« »
February 5, 2004 » 4:09 pm

Dialog Mapping Use Cases

The Compendium Dialogue Mapping tool came up in conversation on the Collaboration Collaboratory. In the course of the discussion, I explained that I use Compendium for three purposes:    (XW)

  • Personal note-taking.    (XX)
  • Taking shared notes during meetings.    (XY)
  • Facilitating face-to-face group meetings.    (XZ)

John Sechrest asked in response:    (Y0)

I have a client come in. We talk about what? And that causes what to show up on the compendium screen?    (Y1)

Specifically, what is the social process that compendium is facilitating?    (Y2)

And how is that different than just writing an outline in an editor?    (Y3)

I mean different things by taking notes on a Shared Display versus facilitating group meetings, so I’ll treat them separately in answering John’s questions.    (Y4)

There are three advantages to taking shared notes real-time. First, you know that a record is being kept of the meeting, which is reassuring. Second, you know that the notes are immediately available. Third, you have the chance to validate the notes as they are being taken.    (Y5)

Taking notes on a Shared Display is a great pattern, regardless of the tool you use. In fact, using a Wiki or a program like SubEthaEdit instead of Compendium may be more valuable in some ways because the note-taking can be collective. When I use Compendium to do this, only I can edit the notes.    (Y6)

The advantage that Compendium has over these other tools is the graphical IBIS grammar. IBIS (which can be expressed as a text outline) is slightly more semantically rigorous and slightly more compact than an outline. Graphical IBIS is superior to a textual outline, because the second dimension serves an additional reference for finding what you’re looking for.    (Y7)

Another advantage of the IBIS grammar is that it encourages, even forces participants to consider the underlying questions (a precursor to the Left-Hand Move pattern). This really comes through in facilitated meetings (with facilitators who are trained in Dialogue Mapping).    (Y8)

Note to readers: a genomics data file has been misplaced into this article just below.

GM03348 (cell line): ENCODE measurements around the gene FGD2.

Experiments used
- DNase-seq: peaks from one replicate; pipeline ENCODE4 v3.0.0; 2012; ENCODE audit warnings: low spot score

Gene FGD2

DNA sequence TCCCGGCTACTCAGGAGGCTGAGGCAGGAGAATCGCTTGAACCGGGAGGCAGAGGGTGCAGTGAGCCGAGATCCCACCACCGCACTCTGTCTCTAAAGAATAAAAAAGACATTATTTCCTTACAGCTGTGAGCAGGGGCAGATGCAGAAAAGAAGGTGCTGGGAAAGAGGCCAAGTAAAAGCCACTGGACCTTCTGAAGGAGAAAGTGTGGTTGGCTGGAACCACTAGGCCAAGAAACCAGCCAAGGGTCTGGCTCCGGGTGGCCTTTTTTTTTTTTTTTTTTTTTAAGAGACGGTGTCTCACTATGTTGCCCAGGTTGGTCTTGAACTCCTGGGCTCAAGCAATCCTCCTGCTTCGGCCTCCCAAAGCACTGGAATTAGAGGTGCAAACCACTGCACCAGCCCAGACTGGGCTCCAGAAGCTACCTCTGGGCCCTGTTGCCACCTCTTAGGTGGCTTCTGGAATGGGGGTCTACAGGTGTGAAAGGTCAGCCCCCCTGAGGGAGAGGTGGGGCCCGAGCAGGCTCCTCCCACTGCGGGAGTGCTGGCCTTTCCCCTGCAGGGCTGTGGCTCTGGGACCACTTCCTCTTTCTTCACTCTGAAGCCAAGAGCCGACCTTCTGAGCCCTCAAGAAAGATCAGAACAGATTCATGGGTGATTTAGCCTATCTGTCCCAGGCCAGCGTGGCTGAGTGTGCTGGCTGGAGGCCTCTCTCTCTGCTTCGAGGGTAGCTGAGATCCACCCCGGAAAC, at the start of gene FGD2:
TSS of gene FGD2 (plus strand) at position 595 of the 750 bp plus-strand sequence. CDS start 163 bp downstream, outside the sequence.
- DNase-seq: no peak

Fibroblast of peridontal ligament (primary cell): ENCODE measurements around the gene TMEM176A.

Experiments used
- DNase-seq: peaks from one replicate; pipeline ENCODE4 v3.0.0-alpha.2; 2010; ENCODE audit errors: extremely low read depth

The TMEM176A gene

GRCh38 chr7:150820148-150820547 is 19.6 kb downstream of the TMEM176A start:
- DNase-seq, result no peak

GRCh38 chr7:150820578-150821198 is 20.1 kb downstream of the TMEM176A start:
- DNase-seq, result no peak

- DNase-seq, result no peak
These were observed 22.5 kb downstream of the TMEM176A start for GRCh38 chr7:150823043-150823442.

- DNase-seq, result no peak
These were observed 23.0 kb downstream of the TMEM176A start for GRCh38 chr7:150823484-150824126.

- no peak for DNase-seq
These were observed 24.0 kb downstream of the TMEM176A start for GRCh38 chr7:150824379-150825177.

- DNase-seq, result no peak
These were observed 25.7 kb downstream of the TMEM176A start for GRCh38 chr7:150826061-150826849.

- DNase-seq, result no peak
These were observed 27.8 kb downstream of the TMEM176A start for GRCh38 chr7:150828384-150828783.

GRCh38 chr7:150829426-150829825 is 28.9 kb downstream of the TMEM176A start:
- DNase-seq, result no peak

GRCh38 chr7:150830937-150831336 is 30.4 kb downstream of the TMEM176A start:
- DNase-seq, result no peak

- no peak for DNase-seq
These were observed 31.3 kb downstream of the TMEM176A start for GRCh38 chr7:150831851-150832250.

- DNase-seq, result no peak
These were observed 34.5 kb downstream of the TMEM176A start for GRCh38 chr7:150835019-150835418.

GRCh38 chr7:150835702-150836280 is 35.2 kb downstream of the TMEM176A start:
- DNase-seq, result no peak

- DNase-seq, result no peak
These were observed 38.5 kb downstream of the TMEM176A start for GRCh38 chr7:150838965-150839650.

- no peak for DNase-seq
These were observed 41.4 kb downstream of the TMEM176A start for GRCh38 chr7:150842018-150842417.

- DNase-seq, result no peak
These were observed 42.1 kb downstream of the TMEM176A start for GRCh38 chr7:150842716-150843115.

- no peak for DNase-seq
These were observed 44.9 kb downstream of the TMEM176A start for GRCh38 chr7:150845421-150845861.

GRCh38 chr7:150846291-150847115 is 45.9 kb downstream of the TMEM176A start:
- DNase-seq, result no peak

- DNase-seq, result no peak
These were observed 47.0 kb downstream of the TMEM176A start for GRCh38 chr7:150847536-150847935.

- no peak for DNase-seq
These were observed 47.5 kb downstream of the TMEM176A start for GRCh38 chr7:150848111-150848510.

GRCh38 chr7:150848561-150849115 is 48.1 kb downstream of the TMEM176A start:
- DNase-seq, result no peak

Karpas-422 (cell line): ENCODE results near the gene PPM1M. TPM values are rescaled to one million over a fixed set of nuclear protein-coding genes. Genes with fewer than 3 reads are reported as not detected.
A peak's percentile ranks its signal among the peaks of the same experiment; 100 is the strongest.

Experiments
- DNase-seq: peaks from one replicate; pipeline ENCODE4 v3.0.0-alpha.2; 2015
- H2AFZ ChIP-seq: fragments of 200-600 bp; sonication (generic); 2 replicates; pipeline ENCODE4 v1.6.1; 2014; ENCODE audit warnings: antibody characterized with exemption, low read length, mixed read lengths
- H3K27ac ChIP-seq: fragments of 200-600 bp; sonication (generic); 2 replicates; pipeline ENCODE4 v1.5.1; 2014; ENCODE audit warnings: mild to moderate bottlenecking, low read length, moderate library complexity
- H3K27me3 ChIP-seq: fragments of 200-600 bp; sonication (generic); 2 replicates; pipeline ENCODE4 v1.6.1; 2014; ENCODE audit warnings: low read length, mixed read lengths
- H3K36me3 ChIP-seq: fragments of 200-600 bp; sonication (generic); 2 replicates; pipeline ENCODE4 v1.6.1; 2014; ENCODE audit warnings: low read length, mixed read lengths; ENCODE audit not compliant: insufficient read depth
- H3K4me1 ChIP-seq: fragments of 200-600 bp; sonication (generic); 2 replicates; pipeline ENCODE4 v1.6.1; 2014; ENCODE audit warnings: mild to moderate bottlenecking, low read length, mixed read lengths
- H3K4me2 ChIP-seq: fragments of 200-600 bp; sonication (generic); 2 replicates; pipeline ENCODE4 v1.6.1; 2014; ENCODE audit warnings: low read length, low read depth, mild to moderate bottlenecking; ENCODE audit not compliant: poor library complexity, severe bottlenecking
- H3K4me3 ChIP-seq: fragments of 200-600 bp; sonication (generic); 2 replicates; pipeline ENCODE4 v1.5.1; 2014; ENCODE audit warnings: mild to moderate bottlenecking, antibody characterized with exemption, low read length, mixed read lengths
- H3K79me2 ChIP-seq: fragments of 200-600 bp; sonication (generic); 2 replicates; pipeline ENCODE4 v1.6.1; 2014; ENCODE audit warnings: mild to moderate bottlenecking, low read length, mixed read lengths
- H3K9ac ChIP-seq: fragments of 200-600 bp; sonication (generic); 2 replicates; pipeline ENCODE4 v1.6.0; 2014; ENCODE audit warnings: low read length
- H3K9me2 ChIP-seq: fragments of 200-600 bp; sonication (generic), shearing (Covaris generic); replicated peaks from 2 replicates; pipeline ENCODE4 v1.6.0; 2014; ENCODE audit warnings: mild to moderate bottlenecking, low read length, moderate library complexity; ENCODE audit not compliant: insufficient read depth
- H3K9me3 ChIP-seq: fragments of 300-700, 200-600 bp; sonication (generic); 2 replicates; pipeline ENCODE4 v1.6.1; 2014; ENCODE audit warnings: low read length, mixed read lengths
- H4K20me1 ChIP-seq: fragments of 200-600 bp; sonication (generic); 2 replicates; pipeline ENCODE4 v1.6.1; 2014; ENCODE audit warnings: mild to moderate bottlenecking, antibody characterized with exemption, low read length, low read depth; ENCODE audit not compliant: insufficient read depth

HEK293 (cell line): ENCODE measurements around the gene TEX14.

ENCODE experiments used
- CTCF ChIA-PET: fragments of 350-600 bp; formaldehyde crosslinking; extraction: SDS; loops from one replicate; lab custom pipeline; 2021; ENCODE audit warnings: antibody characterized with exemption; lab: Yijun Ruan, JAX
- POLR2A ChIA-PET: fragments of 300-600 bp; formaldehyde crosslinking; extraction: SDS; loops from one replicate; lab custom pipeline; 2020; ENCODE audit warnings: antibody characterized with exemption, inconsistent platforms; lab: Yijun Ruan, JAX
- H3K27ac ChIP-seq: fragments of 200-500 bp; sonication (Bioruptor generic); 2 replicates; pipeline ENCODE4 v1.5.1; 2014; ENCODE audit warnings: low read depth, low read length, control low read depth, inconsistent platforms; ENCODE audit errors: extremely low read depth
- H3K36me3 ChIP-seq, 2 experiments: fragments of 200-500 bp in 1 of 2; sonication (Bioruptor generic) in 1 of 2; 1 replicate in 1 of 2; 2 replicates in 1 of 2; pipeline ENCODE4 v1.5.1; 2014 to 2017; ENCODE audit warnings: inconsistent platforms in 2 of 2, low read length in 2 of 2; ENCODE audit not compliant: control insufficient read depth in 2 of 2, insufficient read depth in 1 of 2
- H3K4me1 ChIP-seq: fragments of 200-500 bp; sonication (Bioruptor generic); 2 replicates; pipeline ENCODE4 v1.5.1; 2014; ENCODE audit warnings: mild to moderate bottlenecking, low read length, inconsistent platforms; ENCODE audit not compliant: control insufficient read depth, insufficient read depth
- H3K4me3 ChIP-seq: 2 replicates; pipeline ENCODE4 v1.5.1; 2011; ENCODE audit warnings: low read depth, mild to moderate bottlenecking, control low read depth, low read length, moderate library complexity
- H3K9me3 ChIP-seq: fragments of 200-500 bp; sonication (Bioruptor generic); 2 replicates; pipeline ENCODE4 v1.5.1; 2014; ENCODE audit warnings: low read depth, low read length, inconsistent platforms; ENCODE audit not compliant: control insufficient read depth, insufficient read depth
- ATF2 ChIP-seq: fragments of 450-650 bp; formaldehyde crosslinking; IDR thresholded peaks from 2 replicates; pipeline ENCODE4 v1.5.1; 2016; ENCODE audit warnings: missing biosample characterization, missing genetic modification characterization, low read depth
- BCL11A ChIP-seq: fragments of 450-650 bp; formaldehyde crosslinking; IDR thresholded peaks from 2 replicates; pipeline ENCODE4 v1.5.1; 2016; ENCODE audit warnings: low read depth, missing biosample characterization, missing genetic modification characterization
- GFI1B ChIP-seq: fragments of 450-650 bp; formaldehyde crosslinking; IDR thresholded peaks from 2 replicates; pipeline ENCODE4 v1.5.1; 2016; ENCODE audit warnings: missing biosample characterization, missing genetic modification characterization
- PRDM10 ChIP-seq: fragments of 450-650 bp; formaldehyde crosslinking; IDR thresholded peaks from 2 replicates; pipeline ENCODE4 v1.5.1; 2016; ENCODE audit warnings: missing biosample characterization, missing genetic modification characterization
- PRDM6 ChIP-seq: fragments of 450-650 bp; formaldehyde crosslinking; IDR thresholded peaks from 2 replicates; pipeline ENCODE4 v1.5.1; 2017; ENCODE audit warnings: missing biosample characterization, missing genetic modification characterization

The most important thing Dialogue Mapping does in a facilitation context is depoliticize discussion. Dialogue Mapping focuses attention on ideas rather than on people by making sure that all ideas are captured and captured anonymously.    (Y9)

Jeff Conklin, the man responsible for graphical IBIS and Dialogue Mapping, has written a book on Dialogue Mapping that does a great job of explaining how it’s best used as well as the underlying theory. I’m not sure if the book is available yet, but I’ll check. In the meantime, I highly recommend Jeff’s Dialog Mapping workshops. I wrote an article a few years back describing one of these workshops.    (YA)

Tags: , , , , , ,

« »

One Response to “Dialog Mapping Use Cases”

  1. Eugene, in http://eekim.com/blog/2004/02/dialog-mapping-use-cases/#nidY6, notes that collective note-taking is a good thing. We have a trick for doing this with Compendium also, using shared chat sessions with Instant Messaging. See http://kmi.open.ac.uk/people/selvin/examples/Compendium-IM-DnD.jpg

Leave a Reply